The migration route through central America and Mexico is long and dangerous—those who take it cross rivers, mountainous regions, and swampy terrain. It’s not just adults that risk this dangerous journey, children of all ages are also forced to flee their homes in search of safety or a better life. Some children are with their families—often having left home without much or any explanation—others travel alone. They all face a future of uncertainty.
How do children perceive migration?
Generally, children don't receive any explanation about the events that happened to them before they left home or along the migration route. People think that because they are young, they don’t understand that something bad has happened, and therefore don’t need an explanation. And because they don’t have the necessary tools to understand and manage the emotions they are feeling, they express those emotions through their behaviour.
“Many times, when the children are with me, [they exhibit] some bad behaviours associated to their experiences,” said Esther Huerta, community advisor at the Comprehensive Care Centre in Mexico City. “For example, violence. Not because they want to [harm] others, but because that's what they have known, and they don't know any other way to interact.”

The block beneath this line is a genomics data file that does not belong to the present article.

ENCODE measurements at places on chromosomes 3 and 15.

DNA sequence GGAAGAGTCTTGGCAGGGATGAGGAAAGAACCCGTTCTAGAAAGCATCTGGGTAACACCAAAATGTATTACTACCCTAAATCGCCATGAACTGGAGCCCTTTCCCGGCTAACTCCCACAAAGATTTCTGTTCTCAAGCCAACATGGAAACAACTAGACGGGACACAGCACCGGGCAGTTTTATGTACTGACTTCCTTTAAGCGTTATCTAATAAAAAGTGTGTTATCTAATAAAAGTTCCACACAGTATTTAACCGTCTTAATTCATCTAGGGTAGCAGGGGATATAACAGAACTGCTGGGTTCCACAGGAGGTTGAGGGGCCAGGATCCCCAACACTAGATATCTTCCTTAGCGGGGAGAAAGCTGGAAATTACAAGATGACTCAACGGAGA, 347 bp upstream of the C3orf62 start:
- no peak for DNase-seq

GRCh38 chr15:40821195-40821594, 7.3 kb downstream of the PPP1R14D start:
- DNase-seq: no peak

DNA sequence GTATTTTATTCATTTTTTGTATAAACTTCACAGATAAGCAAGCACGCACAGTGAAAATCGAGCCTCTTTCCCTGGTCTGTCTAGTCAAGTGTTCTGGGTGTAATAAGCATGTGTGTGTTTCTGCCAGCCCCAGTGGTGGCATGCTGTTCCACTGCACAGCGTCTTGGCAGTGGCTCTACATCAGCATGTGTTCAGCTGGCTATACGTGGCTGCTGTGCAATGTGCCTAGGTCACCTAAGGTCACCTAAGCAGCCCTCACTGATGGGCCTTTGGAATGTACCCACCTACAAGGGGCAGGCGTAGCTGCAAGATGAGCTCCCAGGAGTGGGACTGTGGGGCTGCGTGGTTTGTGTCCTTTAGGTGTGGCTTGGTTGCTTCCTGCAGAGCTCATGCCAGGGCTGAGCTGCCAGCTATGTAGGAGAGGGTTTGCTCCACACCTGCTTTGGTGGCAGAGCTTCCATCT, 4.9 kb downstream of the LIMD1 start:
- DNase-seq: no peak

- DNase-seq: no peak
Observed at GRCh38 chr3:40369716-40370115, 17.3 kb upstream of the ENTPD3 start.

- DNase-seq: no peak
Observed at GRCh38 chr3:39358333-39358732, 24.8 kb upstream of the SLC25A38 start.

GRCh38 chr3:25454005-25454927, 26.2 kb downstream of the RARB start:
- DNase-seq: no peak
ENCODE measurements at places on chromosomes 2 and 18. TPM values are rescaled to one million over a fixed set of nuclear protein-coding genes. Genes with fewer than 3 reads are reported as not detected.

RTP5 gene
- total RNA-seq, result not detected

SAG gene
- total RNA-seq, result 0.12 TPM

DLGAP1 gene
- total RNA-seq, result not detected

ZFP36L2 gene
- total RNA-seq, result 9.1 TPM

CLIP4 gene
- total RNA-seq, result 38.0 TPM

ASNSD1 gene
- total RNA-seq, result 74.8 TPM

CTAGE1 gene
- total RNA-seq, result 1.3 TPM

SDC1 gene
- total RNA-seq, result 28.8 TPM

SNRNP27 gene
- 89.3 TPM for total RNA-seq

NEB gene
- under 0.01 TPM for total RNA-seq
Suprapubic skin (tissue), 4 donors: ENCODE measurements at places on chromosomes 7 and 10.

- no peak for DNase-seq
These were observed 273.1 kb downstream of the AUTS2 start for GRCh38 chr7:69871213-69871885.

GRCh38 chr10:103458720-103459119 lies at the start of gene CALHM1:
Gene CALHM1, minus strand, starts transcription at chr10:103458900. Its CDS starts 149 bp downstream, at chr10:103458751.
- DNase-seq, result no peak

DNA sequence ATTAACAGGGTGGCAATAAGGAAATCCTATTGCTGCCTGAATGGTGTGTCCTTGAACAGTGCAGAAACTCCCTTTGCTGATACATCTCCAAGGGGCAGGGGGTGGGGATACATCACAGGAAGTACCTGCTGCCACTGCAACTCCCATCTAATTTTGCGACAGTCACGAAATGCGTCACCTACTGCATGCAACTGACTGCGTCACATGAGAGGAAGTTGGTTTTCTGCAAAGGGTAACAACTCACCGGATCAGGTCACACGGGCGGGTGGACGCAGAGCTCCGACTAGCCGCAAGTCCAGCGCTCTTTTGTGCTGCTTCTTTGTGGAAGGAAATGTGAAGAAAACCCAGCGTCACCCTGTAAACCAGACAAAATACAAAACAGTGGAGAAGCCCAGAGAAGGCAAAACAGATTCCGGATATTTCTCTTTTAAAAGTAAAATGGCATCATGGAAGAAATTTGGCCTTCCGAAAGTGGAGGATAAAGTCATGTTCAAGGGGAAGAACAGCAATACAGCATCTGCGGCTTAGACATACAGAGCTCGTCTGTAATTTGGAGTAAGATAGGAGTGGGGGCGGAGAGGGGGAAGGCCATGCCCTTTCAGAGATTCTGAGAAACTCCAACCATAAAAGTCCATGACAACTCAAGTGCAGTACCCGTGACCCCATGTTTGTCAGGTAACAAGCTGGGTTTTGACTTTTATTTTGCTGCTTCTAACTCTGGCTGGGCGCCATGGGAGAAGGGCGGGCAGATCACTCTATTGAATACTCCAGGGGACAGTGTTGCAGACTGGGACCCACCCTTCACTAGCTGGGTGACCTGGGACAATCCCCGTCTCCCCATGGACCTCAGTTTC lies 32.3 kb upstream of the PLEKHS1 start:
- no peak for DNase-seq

MSF staff use play therapy and recreational activities to help children name their emotions, talk about them, redirect them, and manage them. These techniques also help our teams understand the emotional state of a child so that they can then provide appropriate psychological care.
One of the activities is called “How is your heart?" where children name emotions, draw a heart and colour it in according to how they have felt that week or that day.
“The emotions that are generally predominant are: ‘anger’ because they are tired of waiting; ‘sadness’ from being away from their country; and ‘fear’ of not knowing what will happen to them,” said Lourdes Ceballos an MSF health promotion supervisor who works in our project in Reynosa, northern Mexico along the US border.